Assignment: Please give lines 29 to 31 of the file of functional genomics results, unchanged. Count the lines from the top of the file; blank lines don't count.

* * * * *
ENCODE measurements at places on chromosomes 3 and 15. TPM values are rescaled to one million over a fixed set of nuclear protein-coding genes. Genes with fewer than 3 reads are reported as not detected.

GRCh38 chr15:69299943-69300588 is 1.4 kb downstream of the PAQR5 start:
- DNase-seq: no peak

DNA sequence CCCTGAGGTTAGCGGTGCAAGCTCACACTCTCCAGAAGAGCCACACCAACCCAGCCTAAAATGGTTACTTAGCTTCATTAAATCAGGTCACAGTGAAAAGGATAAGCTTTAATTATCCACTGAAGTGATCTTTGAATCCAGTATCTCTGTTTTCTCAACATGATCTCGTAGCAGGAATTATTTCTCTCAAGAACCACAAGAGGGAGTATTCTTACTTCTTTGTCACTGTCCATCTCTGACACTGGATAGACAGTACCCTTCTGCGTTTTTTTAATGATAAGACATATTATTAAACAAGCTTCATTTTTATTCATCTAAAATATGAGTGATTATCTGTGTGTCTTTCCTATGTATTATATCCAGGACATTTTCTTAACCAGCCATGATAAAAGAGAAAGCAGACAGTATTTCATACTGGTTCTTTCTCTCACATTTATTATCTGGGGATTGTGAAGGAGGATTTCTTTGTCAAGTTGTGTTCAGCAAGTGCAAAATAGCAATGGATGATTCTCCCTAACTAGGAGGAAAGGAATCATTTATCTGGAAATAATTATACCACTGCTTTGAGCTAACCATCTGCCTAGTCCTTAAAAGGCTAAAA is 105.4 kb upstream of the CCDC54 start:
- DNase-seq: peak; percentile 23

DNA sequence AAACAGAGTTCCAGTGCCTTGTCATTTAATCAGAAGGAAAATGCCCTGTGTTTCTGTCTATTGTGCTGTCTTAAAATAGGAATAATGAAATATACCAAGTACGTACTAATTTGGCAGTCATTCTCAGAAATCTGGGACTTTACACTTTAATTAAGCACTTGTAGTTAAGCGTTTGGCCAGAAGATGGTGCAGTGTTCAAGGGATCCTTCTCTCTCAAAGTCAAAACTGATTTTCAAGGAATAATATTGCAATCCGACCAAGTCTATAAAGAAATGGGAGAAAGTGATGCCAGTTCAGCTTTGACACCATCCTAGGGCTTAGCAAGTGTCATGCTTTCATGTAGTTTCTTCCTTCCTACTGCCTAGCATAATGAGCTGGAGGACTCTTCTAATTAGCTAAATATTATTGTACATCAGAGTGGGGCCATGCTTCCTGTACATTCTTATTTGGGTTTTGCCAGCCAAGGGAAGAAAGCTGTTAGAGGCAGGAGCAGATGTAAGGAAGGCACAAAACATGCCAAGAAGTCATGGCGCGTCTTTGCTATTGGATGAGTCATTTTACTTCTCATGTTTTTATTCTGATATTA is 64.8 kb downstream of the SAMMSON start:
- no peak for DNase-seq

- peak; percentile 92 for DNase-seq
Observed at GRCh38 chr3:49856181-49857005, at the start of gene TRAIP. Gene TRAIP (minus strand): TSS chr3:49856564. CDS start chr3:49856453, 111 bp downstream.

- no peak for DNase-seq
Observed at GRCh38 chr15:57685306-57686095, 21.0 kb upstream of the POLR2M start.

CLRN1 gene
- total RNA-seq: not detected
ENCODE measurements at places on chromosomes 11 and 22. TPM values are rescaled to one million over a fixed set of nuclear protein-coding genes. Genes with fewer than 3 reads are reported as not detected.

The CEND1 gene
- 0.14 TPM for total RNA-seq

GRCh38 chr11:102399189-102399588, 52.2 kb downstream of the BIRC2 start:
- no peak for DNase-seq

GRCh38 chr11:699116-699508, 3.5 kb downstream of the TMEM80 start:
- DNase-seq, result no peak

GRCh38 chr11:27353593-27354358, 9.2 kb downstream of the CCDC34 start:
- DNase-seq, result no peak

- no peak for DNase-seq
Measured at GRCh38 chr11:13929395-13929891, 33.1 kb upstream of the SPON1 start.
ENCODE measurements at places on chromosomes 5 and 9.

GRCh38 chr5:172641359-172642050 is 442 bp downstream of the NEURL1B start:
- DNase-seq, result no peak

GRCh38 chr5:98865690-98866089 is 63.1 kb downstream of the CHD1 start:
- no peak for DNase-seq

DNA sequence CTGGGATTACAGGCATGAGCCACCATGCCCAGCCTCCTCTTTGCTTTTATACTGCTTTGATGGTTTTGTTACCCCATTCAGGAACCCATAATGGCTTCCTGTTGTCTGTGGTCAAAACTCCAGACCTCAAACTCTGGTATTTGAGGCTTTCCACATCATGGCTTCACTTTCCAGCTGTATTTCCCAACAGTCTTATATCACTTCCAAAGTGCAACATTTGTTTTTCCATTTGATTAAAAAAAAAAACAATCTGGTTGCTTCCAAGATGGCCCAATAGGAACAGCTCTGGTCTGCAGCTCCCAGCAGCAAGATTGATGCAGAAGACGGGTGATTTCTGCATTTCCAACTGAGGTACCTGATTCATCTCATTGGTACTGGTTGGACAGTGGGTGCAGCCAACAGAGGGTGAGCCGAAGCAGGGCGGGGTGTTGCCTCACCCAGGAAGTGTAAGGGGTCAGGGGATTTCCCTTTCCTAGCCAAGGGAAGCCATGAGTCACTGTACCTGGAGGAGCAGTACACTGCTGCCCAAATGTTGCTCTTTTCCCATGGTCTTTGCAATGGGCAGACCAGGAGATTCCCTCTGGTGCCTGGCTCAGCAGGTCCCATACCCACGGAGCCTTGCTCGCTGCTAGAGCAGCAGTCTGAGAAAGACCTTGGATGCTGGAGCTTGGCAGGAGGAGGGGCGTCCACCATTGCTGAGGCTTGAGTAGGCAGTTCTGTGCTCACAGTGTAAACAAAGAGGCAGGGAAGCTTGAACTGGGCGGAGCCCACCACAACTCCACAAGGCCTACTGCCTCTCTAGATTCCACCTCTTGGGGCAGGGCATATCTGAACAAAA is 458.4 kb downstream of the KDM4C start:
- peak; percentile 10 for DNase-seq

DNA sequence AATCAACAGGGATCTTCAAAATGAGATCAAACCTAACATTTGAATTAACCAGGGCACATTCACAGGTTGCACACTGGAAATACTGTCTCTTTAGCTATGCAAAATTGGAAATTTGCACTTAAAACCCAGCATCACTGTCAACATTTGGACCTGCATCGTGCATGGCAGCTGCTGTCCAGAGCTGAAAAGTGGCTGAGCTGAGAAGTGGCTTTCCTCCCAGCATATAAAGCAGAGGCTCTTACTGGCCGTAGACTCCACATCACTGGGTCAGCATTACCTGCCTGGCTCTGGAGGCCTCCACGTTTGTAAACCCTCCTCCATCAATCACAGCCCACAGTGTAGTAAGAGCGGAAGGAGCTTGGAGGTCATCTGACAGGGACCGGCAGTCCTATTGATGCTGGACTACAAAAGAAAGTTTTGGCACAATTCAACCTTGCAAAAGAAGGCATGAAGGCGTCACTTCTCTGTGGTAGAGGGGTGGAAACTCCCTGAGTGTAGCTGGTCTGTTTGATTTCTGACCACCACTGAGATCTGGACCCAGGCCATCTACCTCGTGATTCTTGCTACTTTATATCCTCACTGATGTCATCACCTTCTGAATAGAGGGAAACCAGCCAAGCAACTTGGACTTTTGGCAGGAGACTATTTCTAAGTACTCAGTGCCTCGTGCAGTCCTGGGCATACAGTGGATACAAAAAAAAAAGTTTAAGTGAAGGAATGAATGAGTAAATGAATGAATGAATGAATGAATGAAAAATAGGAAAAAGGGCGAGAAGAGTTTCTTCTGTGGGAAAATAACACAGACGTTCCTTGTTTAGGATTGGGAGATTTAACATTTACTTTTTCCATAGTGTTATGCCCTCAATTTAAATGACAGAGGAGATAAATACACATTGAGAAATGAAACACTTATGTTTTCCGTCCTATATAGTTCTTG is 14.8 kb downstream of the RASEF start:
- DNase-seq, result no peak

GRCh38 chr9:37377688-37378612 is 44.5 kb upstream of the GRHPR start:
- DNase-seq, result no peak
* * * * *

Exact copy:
- no peak for DNase-seq

DNA sequence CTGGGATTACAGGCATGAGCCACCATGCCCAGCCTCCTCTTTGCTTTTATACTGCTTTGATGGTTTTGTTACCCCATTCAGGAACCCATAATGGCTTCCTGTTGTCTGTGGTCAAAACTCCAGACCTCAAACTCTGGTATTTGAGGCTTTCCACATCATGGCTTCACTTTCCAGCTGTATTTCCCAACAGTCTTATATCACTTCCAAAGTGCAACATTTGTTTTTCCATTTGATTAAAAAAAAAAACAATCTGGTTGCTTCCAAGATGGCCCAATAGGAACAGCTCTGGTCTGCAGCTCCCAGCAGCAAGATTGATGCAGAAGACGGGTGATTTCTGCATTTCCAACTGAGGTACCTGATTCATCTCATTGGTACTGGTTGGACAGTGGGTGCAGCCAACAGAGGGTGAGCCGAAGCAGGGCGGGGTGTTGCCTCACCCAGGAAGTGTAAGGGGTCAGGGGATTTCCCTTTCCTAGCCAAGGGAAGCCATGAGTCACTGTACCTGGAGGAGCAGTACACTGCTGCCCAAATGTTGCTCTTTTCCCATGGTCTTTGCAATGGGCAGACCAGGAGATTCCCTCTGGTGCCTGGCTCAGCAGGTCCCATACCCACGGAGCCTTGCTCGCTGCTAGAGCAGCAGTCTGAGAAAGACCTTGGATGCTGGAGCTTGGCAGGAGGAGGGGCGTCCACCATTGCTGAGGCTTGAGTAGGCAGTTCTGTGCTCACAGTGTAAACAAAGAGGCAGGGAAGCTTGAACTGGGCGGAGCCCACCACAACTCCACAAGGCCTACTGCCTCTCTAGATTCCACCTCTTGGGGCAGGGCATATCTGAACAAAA is 458.4 kb downstream of the KDM4C start:
- peak; percentile 10 for DNase-seq